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Google chair vows Motorola deal won't 'screw up' Android

updated 01:15 pm EDT, Mon October 3, 2011

Google's Schmidt tries assuaging over Moto deal

Google chairman Eric Schmidt vowed in an interview that the buyout of Motorola wouldn't "screw up" the dynamics of the smartphone business. Despite Google owning a hardware company that would compete against others, the executive was confident with Bloomberg that the playing field would be level. The industry couldn't afford to be skewed to one firm or another, he said.

"We need strong, hard competition among all the Android players," Schmidt elaborated. "We won't play favorites in the way people are concerned about."

The statements are potentially disingenuous given some of Schmidt's own remarks. Just last month, he acknowledged that the $12.5 billion purchase was also for hardware, not just patent defense. Leaks have suggested that Google may well < ahref="">follow an iPhone strategy, giving Motorola an advantage over partners as it gets first access to Android updates or their best features.

Publicly, HTC, Samsung, and other major Android developers have endorsed the deal, although it's not certain that the statements are sincere. Each company asked to provide a quote for the deal had a very similar phrasing to each other that suggested they were coaxed into public support they wouldn't have given otherwise.

Along with providing a possible way to counter patent lawsuits targeted at Android, the Motorola acquisition is informally considered an admission that custom OS layers have diluted the experience Google wanted to provide. Outside of Google's own Nexus phones and a handful of usually low-end devices on Virgin Mobile and elsewhere, nearly every Android phone runs a custom interface, including those from Motorola. These both frequently obscure Android for the user and lead to significant delays in OS updates.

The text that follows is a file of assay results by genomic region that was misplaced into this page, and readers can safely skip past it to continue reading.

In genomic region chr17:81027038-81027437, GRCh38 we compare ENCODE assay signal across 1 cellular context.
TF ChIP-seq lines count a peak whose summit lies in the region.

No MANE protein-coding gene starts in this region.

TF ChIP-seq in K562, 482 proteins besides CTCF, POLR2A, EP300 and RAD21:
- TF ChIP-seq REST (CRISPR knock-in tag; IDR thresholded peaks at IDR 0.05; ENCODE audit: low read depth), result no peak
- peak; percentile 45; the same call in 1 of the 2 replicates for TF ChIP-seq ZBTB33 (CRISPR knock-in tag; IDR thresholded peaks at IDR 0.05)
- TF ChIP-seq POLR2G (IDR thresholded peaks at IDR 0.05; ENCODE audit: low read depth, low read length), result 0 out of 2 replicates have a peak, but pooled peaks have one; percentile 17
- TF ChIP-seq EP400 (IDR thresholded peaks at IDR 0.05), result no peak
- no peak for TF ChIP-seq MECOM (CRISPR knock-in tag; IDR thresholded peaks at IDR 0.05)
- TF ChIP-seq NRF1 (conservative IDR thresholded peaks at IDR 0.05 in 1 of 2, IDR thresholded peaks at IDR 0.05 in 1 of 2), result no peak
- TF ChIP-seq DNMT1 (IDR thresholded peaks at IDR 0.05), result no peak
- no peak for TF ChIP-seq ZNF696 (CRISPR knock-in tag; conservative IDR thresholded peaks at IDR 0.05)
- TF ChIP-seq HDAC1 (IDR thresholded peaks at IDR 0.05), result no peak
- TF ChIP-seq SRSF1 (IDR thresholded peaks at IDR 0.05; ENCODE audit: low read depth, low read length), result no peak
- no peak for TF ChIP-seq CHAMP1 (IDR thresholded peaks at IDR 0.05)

by MacNN Staff



  1. SockRolid

    Joined: Dec 1969


    Google will crush the cloners

    Re: We won't play favorites in the way people are concerned about.

    But Google will definitely play favorites in the way Google and Motorola Mobility are concerned about. $12.5 billion says so. That's a year and a half of profits for Google. They need to make it back somehow. And they'll do it by selling their own Motoroogle phones.

    And the Motoroogle phones will definitely help to kill off fragmentation among the generic Android cloners. They'll start to realize that it's better to pay Microsoft to license Windows Phone 7 instead of paying Microsoft to license technology used in Android. They'll give up on Android, especially since they'll be a year or two behind the latest release. That will be Google's unfair advantage, and they'll use it.

  1. growlf

    Joined: Dec 1969


    Motorola deal won't...

    But a complete lack of experience developing pleasant-to-use UIs will. You can do some cool things with Android, but using it feels ... off. I preordered the Kindle Fire in hopes that Amazon has managed to produce an Android-based product without a piss-poor user experience.

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